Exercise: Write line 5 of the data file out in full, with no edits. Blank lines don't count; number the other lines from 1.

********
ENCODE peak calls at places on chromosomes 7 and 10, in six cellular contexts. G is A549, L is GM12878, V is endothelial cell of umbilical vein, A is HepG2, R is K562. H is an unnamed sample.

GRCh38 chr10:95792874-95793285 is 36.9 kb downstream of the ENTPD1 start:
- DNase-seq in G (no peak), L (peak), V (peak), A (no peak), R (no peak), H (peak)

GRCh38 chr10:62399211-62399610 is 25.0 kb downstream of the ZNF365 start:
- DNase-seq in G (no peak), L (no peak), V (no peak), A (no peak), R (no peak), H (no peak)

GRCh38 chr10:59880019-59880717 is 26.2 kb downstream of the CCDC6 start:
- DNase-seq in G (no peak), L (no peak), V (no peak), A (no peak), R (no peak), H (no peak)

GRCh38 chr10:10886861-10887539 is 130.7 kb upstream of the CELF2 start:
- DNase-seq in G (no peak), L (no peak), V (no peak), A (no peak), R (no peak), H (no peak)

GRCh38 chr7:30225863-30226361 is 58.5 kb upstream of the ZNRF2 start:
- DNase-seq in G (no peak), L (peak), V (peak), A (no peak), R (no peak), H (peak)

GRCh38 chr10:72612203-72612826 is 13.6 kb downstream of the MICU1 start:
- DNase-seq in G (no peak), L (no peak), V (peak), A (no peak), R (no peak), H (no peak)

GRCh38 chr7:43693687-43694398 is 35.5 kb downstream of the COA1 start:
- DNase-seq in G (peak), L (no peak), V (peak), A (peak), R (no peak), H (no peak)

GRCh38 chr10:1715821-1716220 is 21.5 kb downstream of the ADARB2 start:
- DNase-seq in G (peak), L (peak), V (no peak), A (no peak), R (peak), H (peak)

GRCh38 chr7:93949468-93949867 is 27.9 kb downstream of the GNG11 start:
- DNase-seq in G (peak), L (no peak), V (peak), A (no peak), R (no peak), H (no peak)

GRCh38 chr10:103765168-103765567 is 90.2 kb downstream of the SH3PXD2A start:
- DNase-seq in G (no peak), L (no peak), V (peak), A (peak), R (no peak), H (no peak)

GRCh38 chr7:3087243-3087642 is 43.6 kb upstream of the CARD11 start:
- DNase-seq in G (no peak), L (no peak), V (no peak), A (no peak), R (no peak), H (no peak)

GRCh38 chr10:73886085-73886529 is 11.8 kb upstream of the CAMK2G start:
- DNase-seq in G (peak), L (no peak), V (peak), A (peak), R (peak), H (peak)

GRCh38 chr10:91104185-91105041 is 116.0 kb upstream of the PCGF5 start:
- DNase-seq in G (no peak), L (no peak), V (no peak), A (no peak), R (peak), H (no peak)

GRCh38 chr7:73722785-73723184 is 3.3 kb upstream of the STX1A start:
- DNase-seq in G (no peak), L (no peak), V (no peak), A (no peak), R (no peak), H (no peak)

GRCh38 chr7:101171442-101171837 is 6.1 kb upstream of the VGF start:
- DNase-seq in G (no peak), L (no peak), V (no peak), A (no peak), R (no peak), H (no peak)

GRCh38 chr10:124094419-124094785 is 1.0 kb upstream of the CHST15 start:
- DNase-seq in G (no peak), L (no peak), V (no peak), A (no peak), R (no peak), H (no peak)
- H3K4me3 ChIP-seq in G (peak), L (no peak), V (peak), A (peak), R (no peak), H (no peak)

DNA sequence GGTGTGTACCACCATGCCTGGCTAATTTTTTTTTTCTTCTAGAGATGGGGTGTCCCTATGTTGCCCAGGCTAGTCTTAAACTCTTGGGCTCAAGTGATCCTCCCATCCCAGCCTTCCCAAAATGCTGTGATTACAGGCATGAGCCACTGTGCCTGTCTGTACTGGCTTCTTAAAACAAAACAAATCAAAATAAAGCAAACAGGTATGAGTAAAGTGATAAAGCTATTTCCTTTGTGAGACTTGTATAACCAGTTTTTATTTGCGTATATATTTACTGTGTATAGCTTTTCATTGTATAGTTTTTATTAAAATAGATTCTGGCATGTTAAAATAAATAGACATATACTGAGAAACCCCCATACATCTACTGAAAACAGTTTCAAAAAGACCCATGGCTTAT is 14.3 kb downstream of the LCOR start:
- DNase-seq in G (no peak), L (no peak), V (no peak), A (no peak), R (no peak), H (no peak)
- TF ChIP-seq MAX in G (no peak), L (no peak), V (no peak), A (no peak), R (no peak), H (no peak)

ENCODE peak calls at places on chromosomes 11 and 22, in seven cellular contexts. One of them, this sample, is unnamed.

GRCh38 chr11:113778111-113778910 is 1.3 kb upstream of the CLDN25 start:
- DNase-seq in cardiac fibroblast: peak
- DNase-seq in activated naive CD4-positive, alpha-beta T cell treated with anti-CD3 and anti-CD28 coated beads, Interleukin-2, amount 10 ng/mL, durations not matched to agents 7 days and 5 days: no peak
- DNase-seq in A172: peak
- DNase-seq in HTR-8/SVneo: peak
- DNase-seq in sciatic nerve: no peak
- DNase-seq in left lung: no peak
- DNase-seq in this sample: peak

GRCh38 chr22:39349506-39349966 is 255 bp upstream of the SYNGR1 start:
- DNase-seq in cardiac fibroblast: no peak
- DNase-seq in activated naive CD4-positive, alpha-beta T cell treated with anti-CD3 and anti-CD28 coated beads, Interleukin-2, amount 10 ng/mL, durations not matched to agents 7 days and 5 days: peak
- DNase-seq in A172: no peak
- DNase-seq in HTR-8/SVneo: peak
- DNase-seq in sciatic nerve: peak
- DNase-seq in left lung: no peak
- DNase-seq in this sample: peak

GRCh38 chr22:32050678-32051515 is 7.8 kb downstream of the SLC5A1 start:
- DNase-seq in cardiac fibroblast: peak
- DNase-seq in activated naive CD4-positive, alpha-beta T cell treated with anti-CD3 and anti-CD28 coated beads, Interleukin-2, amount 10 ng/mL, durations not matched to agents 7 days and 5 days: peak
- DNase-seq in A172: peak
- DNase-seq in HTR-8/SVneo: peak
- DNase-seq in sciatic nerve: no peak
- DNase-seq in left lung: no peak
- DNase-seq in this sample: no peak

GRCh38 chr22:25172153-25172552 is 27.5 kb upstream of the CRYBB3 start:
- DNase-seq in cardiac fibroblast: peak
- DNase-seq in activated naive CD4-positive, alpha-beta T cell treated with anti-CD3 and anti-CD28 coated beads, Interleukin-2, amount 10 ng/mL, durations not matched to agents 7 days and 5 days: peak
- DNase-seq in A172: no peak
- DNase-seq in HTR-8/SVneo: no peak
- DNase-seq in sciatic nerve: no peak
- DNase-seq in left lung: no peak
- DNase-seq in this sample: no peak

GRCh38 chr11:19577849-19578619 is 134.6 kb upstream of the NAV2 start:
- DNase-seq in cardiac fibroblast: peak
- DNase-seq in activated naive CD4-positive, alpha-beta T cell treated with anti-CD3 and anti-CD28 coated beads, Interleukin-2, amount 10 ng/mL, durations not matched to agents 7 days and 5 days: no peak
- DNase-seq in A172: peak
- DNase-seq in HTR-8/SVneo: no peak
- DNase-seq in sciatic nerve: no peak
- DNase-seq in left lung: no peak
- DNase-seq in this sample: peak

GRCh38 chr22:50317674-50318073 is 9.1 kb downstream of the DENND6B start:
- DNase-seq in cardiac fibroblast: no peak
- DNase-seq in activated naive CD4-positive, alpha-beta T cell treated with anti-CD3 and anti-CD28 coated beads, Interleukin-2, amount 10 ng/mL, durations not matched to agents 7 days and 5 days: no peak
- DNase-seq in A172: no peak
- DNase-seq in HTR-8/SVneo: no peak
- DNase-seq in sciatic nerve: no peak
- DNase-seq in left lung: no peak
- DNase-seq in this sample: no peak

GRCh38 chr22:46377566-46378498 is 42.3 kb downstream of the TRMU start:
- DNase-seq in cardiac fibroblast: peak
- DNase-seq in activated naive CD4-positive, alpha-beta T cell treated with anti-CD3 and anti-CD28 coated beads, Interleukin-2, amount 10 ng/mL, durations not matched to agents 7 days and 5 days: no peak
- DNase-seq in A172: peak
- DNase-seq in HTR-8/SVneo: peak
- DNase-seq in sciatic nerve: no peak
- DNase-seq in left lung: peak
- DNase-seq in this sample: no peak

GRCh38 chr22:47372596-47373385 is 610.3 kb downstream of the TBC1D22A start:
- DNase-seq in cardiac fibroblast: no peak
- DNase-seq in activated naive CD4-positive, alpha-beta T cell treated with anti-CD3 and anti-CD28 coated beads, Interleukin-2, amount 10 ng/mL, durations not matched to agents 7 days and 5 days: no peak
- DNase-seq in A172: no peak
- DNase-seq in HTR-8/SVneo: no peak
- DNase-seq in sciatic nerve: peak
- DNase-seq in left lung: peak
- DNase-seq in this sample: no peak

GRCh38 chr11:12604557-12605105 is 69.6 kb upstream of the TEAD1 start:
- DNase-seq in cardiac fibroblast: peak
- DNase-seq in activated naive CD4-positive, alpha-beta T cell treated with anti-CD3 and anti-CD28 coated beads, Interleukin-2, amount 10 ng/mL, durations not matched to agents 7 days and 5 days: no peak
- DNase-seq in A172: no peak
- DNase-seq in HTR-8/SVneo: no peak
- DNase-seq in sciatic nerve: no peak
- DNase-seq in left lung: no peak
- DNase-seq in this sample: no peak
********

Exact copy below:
- DNase-seq in G (no peak), L (no peak), V (no peak), A (no peak), R (no peak), H (no peak)